The evergreen is not actually immortal; its leaf growth patterns just differ from its deciduous cousins. Scale-like conifers, long needles and broad-leaf evergreen leaves, unlike deciduous leaves, last for more than a year. The tree only appears to remain green because the current year’s growth is hiding the leaves that are dying.
Evergreens evolved in the prehistoric rainforests; dinosaurs feasted on them. As the earth’s climate shifted, conifers adapted to almost every climate type except the arid deserts. Early peoples considered it sacred because of its continually green color and decorated their homes with its branches at the time of the winter solstice in hope that spring would return to their lands. Early Christians adopted the tree and its promise of the return of the light for their mid-winter celebration of Christmas.
The most widely distributed group of trees and other plants known as evergreens are conifers, a group within the family of plants called gymnosperms. Gymnosperms' rugged features relate to their place on the evolutionary ladder between ferns and angiosperms or flowering plants. New leaves protect the old and their seeds do not grow within a fruit as do angiosperms, giving their family its Latin name, meaning “naked seeds.”
The secret to the evergreen’s seeming immortality is that it engages in photosynthesis at a slow but steady rate and spends its energy efficiently. This efficiency and low level of activity serves to create more persistent foliage than deciduous plants with their rapid metabolism. Some evergreen leaves can remain green for as long as 40 years according to a paper by Son and Gower in the scientific journal Biogeochemistry.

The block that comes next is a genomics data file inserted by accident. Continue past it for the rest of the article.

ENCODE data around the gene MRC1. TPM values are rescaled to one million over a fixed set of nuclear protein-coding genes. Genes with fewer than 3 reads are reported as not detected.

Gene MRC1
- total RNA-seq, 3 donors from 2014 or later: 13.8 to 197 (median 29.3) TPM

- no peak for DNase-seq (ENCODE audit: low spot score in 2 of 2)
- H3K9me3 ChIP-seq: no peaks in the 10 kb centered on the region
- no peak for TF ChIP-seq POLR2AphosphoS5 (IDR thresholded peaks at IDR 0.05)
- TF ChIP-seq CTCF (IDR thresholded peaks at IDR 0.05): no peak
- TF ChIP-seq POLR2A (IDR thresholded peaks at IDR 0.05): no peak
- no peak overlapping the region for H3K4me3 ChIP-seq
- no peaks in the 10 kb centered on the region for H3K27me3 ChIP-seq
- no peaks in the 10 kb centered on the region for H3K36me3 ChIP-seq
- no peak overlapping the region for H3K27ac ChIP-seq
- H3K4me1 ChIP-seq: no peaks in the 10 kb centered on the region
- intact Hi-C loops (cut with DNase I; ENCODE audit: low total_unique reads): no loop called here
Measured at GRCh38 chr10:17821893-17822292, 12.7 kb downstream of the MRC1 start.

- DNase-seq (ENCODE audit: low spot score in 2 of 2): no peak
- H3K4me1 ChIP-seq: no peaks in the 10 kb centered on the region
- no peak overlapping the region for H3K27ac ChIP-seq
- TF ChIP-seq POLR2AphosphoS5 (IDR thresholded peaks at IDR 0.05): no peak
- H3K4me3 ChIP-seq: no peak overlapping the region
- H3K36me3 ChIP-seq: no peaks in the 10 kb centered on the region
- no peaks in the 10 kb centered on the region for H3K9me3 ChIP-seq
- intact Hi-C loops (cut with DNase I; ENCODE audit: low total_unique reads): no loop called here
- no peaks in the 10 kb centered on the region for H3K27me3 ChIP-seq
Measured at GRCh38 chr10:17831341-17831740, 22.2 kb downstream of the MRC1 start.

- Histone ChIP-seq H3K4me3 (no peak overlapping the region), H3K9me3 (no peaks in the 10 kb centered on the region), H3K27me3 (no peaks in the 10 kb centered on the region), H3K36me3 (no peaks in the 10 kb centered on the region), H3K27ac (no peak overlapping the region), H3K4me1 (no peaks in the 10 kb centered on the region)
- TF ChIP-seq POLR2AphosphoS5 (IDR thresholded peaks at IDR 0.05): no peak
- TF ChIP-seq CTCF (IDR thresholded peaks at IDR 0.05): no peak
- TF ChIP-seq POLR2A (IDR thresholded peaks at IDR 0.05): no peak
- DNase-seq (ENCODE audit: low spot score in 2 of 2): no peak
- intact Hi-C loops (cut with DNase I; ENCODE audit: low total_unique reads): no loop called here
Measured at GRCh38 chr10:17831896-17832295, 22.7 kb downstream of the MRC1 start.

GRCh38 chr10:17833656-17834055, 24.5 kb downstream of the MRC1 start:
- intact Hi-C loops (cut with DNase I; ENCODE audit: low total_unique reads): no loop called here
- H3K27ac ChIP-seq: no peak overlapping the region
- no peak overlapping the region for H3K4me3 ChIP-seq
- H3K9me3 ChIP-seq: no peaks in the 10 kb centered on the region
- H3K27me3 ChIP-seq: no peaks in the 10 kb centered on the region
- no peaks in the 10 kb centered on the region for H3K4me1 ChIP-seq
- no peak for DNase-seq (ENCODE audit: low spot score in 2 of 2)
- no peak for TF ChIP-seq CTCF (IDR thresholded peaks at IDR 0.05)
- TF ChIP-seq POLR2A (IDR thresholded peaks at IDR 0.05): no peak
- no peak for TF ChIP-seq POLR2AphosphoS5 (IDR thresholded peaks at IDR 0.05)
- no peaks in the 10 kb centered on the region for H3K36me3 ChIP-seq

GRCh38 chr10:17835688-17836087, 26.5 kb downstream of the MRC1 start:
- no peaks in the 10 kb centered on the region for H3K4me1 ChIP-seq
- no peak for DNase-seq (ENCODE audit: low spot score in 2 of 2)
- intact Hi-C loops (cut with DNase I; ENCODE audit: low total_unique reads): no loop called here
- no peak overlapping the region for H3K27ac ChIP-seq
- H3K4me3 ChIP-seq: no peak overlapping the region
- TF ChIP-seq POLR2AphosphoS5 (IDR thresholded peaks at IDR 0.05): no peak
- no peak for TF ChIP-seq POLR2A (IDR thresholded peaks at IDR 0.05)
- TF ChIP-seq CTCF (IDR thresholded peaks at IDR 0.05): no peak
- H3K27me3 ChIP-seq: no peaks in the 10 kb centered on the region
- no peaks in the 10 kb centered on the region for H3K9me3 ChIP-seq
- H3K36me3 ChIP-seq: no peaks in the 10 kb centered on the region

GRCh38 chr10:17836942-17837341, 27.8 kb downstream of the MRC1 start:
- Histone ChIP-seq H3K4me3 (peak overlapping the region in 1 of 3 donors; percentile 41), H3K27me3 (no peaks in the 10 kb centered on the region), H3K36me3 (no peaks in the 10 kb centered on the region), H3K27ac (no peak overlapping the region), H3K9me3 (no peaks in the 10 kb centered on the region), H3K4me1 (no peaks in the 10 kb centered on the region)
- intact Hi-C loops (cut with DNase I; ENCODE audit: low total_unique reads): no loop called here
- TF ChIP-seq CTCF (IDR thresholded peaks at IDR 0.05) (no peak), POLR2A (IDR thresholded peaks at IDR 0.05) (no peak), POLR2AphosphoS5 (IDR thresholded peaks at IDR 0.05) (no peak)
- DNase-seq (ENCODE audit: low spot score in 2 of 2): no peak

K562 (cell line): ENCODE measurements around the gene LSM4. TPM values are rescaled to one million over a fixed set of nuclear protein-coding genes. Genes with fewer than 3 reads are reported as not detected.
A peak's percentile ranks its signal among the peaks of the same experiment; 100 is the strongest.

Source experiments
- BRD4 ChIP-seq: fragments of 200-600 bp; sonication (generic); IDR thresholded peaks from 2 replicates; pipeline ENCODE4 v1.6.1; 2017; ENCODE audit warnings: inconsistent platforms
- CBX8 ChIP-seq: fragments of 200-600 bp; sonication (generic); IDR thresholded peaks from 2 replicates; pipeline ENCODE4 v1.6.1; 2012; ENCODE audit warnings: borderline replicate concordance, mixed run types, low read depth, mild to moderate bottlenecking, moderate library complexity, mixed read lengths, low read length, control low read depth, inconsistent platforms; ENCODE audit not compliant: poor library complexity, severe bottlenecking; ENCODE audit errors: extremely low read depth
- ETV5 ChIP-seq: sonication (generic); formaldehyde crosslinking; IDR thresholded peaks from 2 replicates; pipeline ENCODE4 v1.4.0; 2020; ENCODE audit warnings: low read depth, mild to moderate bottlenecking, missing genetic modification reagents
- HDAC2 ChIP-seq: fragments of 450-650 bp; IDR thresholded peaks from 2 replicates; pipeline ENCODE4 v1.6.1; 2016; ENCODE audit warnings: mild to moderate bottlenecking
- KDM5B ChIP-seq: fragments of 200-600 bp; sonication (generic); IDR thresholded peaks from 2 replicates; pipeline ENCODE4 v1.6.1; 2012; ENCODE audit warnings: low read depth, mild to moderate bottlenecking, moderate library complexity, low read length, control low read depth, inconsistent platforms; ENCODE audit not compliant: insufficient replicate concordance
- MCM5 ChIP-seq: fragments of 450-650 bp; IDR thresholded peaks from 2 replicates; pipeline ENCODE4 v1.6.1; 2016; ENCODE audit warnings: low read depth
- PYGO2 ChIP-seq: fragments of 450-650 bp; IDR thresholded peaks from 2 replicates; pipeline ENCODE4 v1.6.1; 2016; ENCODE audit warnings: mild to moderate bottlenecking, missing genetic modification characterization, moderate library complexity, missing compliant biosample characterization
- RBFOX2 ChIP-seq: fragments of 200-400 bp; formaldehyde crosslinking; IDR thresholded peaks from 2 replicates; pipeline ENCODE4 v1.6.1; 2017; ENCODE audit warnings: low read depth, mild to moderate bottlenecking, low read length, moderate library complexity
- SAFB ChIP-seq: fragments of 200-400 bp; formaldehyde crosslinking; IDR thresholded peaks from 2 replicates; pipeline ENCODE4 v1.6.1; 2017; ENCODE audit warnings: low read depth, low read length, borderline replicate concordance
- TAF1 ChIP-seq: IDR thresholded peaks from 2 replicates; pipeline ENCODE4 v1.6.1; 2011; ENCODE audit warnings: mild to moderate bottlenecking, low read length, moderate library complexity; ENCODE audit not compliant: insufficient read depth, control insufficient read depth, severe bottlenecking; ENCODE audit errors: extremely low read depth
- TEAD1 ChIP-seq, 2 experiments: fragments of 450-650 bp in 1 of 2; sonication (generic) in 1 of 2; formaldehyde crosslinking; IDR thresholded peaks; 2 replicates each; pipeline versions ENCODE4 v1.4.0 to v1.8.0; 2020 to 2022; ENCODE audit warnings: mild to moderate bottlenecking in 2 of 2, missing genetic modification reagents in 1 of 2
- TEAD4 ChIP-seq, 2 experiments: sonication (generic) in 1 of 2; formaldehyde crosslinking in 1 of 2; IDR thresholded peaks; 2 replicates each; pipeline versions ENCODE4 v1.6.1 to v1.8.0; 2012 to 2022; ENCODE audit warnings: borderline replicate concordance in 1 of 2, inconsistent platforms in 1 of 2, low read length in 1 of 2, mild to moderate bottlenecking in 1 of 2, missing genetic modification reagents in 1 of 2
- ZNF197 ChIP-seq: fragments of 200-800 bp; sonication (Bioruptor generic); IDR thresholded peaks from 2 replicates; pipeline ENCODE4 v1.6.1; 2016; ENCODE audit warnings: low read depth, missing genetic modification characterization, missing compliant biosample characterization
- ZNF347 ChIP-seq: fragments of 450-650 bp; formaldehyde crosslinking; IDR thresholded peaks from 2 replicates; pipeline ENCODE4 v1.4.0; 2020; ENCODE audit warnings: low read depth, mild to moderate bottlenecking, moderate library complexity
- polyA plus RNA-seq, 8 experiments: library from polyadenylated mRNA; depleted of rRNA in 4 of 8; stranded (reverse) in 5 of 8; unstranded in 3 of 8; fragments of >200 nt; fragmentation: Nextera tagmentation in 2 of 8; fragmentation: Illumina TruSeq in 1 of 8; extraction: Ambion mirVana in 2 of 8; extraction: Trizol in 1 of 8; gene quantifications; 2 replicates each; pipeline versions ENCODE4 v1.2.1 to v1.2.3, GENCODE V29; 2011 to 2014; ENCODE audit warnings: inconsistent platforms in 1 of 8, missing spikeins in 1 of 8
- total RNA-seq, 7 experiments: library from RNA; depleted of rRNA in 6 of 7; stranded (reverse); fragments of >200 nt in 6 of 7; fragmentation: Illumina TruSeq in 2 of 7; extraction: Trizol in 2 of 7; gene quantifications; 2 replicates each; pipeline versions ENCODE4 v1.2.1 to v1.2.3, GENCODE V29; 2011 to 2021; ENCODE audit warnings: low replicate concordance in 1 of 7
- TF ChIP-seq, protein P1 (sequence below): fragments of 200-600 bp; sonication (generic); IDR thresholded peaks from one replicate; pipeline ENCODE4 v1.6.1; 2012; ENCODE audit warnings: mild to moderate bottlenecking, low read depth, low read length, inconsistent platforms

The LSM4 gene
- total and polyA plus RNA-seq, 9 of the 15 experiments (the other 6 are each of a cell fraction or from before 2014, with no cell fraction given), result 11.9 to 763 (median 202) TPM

Evergreen leaves, no matter how persistent, eventually die and are replaced with thickening woody growth on branches. The oldest needles on the tree’s interior change color, fading from green to yellow and some to rust color before turning brown and falling in winter. In the spring, evergreens grow from the tips of the previous year’s growth, providing an ever-green camouflage for older leaves as they die.
The evergreen’s long-lived foliage makes it unique in the tree family. It holds moisture in its tough needles that protect it from heat and cold. Hardy evergreens grow in temperate areas around the world. They give color to winter landscapes; gardeners in almost any climate can grow some variety of evergreen tree, shrub or herbaceous perennial.
Not all evergreens are conifers and not all conifers keep their leaves year-round. Mahogany, mountain Laurel and rhododendron, all angiosperms, are broadleaf evergreens; most are tropical or semi-tropical plants. The tamarack, native to tall mountains and cold climates, is a conifer whose leaves turn yellow and drop in autumn. (See Resource 1)
- Idaho Forest Products Comission: Why Don't Conifers Change Color?
- Ohio State University: Gymnosperms
- Christmas Tree Farm Network: Traditions--Christmas Trees and Ornaments
- State University of New York Clinton Community College: Chapter 29--Seed Plants
- Vrije University Earth and Life Sciences: The Advantages of Being Evergreen
- What Happens to Trees in Winter?
- Conifer Tree Facts
- Evergreen Tree Fertilizer
- Why Do Pine Trees Stay Green in Winter?
- Is the Weeping Willow Deciduous?
- Propagate Evergreens
- Non-Flowering Vascular Plants
- Why Do Evergreens Have Needles?
- Facts of Evergreens
- Why Is Chlorophyll Important to Plants?
- Evergreen Tree Identification
- What Happens to Plant Life During the Winter?